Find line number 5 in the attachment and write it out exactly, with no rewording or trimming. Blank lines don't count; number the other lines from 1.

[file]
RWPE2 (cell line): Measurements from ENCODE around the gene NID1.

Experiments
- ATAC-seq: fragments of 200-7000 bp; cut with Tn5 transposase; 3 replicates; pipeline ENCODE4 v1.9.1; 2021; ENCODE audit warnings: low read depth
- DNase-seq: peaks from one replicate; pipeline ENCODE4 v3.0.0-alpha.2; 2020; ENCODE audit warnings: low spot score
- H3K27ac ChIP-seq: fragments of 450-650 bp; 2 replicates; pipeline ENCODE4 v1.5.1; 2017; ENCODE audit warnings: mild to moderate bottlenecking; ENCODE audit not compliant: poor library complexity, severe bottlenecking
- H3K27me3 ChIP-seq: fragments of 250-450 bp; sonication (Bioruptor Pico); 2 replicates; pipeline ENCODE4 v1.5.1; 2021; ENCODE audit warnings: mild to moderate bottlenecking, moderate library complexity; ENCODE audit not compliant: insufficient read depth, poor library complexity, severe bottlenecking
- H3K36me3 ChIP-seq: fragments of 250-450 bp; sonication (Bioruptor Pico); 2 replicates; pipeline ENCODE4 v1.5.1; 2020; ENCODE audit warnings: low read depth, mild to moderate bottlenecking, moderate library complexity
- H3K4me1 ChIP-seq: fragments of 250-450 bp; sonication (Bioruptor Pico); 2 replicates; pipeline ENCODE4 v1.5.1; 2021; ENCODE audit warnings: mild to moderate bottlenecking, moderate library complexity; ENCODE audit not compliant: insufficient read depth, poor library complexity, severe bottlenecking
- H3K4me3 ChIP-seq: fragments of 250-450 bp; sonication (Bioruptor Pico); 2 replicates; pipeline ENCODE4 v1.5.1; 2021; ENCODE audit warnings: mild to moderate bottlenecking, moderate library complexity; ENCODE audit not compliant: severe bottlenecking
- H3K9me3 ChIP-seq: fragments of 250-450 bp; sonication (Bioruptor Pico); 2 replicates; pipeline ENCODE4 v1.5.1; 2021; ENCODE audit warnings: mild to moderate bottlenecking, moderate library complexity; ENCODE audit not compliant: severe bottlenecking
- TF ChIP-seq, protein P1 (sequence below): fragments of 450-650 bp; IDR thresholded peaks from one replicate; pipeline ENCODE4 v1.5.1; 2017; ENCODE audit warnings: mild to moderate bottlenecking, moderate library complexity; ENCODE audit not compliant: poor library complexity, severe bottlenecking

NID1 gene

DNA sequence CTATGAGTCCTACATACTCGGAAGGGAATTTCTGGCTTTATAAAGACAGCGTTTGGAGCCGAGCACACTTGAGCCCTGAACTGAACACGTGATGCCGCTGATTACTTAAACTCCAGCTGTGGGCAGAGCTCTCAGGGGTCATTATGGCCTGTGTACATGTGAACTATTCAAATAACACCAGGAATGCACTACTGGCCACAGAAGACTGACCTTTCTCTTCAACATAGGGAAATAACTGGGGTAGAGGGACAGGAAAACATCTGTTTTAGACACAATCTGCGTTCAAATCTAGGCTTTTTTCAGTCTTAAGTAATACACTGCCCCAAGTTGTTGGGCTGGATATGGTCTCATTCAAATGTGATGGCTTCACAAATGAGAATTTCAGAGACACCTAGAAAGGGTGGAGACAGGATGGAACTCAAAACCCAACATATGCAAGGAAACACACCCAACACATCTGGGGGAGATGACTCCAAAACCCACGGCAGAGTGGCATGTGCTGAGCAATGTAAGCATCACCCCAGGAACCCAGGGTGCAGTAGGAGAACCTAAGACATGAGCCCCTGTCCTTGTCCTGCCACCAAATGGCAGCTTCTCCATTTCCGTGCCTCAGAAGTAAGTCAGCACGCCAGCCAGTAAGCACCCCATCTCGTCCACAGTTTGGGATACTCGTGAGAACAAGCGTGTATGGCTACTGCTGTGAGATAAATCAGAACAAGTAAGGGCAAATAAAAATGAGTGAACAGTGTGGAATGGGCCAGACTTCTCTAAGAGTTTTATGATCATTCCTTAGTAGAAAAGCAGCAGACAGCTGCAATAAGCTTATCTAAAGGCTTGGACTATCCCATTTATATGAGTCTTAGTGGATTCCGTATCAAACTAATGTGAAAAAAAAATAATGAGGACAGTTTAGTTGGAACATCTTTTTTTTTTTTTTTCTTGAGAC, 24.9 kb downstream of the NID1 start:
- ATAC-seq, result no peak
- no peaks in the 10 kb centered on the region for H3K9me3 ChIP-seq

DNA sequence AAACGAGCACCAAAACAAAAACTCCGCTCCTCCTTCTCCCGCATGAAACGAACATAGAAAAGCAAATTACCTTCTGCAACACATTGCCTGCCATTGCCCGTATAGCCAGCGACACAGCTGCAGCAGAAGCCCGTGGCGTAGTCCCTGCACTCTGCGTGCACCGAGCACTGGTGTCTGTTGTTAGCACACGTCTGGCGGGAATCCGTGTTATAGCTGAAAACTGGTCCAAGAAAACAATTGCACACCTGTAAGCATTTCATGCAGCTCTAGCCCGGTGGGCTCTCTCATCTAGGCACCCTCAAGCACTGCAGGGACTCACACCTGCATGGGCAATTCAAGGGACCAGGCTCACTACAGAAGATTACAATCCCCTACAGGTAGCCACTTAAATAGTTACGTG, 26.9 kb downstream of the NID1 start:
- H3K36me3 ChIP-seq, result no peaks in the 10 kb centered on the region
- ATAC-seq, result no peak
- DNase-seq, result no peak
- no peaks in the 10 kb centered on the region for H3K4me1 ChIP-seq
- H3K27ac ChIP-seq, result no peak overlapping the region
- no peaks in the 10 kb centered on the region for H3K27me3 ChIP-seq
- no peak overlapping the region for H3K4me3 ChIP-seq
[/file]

- H3K27ac ChIP-seq: fragments of 450-650 bp; 2 replicates; pipeline ENCODE4 v1.5.1; 2017; ENCODE audit warnings: mild to moderate bottlenecking; ENCODE audit not compliant: poor library complexity, severe bottlenecking